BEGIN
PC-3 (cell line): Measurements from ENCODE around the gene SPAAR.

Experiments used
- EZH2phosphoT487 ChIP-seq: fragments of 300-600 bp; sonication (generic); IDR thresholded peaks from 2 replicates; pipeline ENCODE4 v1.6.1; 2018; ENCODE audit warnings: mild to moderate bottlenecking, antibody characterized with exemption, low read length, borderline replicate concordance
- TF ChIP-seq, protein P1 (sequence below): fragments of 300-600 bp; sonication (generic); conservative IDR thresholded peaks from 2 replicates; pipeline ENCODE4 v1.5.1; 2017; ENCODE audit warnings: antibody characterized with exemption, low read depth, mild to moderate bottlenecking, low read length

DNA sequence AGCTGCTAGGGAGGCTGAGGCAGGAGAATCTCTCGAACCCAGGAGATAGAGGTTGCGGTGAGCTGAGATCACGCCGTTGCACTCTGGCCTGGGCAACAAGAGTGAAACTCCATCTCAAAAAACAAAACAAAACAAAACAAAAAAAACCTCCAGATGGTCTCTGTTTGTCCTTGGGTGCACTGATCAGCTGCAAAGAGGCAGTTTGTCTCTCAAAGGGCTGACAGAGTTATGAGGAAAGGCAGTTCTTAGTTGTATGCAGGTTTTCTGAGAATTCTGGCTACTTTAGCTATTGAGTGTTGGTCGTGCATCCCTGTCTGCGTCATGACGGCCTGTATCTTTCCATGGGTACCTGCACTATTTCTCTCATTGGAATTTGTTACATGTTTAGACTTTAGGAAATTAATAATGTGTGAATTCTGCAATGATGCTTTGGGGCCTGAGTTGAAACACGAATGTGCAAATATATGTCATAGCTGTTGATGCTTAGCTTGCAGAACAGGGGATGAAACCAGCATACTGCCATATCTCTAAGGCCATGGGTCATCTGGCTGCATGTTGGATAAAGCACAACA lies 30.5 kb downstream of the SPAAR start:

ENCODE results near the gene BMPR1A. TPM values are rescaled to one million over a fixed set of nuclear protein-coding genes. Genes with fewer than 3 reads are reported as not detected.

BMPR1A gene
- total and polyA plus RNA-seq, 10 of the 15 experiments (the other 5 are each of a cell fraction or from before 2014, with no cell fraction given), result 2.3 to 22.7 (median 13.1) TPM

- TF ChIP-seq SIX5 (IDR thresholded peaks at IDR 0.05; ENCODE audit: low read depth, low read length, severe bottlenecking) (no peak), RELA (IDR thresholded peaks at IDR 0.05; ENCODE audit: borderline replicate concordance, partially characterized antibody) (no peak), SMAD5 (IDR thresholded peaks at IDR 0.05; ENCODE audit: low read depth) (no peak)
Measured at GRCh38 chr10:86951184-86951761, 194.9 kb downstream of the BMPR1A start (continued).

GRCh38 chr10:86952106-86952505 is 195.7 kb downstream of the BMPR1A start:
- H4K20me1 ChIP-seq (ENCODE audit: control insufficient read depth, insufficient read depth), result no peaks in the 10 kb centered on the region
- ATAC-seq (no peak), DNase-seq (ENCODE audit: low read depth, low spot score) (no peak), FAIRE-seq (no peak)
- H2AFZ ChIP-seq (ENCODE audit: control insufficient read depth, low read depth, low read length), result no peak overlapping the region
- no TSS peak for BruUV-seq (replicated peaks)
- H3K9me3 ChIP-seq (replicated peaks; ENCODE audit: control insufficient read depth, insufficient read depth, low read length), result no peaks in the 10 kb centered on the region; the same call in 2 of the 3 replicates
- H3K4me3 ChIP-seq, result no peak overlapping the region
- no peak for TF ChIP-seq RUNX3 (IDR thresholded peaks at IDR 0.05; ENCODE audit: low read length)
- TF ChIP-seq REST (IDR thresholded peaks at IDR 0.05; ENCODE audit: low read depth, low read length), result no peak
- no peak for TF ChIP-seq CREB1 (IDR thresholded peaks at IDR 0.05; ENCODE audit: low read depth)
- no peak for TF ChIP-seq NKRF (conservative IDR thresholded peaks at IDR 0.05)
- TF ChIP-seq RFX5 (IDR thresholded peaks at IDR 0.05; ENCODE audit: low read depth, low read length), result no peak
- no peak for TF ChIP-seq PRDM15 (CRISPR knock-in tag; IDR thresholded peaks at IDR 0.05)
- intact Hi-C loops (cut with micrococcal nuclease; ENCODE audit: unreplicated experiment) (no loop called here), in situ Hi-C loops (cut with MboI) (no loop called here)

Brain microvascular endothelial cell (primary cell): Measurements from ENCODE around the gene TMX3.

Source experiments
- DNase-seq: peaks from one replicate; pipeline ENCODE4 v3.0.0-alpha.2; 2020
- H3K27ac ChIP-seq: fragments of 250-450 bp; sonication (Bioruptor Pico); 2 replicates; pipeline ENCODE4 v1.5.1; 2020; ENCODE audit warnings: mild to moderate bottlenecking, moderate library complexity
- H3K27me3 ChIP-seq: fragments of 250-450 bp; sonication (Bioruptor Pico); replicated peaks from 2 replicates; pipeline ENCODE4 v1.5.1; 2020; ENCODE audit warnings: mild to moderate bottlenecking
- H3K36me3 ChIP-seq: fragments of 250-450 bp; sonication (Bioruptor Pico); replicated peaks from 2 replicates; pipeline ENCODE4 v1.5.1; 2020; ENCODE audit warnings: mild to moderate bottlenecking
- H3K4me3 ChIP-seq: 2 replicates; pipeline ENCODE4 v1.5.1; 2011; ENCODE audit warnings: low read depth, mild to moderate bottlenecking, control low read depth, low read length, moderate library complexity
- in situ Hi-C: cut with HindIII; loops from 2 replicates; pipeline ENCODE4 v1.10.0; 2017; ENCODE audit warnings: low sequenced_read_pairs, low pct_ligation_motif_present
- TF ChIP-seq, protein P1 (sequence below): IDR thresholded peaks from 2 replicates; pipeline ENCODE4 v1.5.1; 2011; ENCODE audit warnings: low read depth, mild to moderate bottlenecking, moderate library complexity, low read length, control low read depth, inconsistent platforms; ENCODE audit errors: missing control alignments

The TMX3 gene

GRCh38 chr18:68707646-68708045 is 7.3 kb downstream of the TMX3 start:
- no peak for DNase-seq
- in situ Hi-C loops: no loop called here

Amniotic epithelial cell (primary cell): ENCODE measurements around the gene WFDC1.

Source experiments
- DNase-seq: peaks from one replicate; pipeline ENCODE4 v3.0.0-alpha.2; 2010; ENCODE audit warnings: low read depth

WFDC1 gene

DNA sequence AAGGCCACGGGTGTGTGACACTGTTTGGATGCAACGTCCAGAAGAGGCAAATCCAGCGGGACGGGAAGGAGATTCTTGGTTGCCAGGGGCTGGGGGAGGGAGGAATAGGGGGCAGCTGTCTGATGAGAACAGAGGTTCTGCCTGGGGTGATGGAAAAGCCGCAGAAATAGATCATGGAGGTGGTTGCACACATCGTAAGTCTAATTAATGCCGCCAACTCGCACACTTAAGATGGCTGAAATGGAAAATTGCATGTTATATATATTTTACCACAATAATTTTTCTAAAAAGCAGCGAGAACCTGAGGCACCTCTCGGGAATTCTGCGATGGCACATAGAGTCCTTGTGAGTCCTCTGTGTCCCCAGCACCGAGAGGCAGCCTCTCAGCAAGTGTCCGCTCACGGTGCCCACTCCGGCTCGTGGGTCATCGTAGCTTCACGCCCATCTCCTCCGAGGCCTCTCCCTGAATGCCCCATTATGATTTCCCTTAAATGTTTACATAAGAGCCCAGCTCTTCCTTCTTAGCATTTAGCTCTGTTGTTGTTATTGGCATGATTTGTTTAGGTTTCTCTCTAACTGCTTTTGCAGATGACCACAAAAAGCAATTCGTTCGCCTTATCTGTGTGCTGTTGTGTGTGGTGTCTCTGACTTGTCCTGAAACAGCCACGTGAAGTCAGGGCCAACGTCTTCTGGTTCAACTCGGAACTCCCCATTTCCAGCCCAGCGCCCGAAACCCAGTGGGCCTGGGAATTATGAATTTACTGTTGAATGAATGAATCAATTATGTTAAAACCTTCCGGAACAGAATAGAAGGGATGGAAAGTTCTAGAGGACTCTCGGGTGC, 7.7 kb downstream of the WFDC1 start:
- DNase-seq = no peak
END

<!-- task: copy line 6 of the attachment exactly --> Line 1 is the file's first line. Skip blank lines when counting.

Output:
ENCODE results near the gene BMPR1A. TPM values are rescaled to one million over a fixed set of nuclear protein-coding genes. Genes with fewer than 3 reads are reported as not detected.